i’ve met you in person two times. and on both occasions you told me wonderful anecdotes about your father that were so full and well rounded that I almost feel as though I might have met him myself.

please don’t feel guilty (if in fact you can control such a thing) he is living in who you are, and how you remember him by sharing him with me, and others you meet.

thank you for writing so openly.

I suspect it’s your ability to express your humanity so well (even the painful parts) that makes you so likable – even when you’re being a total asshole. 🙂

Comment by katiedreke

I may of said this before, but if my little boy thinks of me half of much as you think of your Dad, once I’m gone, I will consider myself very fortunate indeed

Comment by northern

You’re all very lovely and kind. Believe it or not, I didn’t write this fishing for compliments, but it’s very nice to receive.

For what it’s worth, I’ve just written Monday’s post and it’s back to my usual rabid vitriol. Talk about planning schizophrenia!

Comment by Rob

Just out of interest, I don’t think it schizophenia, men in general are beginning to do the ‘many sides to my personality thing’ don’t know if it’s freed up by newer multiple roles and adjusting to a more feminine world, or if it was there already, but I suspect it was the latter.
That’s why I think ‘man marketing’ is going to get interesting, hopefully a bit less about resolving conflict between wanting to a ‘man man’ and adapting to a more feminised society and more about ‘doublethink’ and accepting conflicting desires and sides to your own personality.

Anyway

Comment by northern

I agree NP – though I think the factors that are potentially driving it are even more interesting, but I’ve written about elements of that in the past [gender blending and the desire to try and restore the balance, albeit in less ‘traditional’ ways] and I have just realised I’ve booked 3 overlapping trips and if I don’t find a way to move them, my wife will kick me where it hurts … so until next time.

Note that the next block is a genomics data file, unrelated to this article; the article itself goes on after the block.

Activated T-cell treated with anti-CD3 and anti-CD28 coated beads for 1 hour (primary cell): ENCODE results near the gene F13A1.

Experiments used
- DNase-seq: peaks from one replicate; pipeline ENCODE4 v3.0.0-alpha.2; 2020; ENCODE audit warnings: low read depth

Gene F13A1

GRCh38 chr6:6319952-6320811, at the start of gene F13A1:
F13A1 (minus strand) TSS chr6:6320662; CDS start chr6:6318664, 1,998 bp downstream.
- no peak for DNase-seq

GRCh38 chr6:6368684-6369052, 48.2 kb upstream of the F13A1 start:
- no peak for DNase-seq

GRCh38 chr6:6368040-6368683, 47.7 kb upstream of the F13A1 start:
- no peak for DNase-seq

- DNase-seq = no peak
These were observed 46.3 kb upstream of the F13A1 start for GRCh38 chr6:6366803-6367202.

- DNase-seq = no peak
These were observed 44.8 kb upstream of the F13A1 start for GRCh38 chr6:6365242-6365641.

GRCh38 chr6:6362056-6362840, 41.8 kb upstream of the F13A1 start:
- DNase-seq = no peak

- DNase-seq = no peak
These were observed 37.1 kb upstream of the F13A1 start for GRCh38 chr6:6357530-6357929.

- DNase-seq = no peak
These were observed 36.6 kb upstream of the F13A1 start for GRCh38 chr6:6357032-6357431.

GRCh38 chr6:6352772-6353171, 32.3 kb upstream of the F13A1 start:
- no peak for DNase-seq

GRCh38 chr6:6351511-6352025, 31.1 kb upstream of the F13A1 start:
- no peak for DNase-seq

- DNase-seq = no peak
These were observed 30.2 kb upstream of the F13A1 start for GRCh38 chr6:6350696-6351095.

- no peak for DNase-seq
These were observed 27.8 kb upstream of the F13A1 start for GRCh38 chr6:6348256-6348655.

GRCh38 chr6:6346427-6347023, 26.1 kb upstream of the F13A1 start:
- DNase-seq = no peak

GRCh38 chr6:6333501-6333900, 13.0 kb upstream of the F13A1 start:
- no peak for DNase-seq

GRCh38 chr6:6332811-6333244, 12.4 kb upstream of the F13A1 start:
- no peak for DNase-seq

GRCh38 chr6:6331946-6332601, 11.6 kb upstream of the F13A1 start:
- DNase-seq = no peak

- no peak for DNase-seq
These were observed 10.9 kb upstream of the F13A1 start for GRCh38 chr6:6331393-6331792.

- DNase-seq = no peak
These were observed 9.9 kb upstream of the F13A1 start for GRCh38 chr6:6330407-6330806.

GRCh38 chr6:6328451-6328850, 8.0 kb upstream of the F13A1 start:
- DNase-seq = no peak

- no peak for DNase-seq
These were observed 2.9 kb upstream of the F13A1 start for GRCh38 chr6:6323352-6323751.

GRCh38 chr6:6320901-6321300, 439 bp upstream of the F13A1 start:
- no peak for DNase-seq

PS: I can take the hint, I’ll see what I can do to change Old Spice for you. Ha.

Comment by Rob

Hey Rob

This April, it’ll be 12 years for me too since I lost my dad. Reading your post has practically brought tears to my eyes, so I realise I have a while to go, before I can move on too.

Meanwhile, I’ll keep reading your tweets, which always brightens up my (usually dry) twitter stream.

Comment by Lise

Hi Lise, lovely to have you pop by and for what it’s worth, I personally think tears are a good thing, which is possibly why I feel guilty about not having them this year. But then it’s on Sunday and at 10:34am, it may be – and probably is – another thing altogether.

Take care of yourself, and it’s OK to cry because ultimately t’s a sign that they did right by you and that is the greatest thing a parent can do I think.

Comment by Rob

No need to feel guilty mate, I bet he’d be so proud that he influenced you so much. Your posts about him are always a good reminder to the rest of us to appreciate the people we have in our lives.

Comment by Rob Mortimer

sometimes you have no fucking idea do you campbell. you talk more about your old man than anyone i fucking know so what the fuck you have to feel guilty about is beyond me. hed was proud of you before and hed be even prouder of you now. sure it would be because you fleeced me out of a fortune but this is a special post so ill let you off. whether i will find it in my cold dark heart to let you off for the planner rambling wank of yesterday is another thing altofuckingether.

take care of yourself and mrs c. ill have a drink or 10 for your dad on sunday.

Comment by andy@cynic

Rob,

“Perhaps they are not the stars, but rather openings in Heaven where the love of our lost ones pours through and shines down upon us to let us know they are happy”

I will email you.

Comment by naoko

[…] deep inside me … however after hearing what this lady said, I now knew the real reason why I have started to feel better about my life without Dad [well, not better, but not in as much pain] and that is basically because I have now […]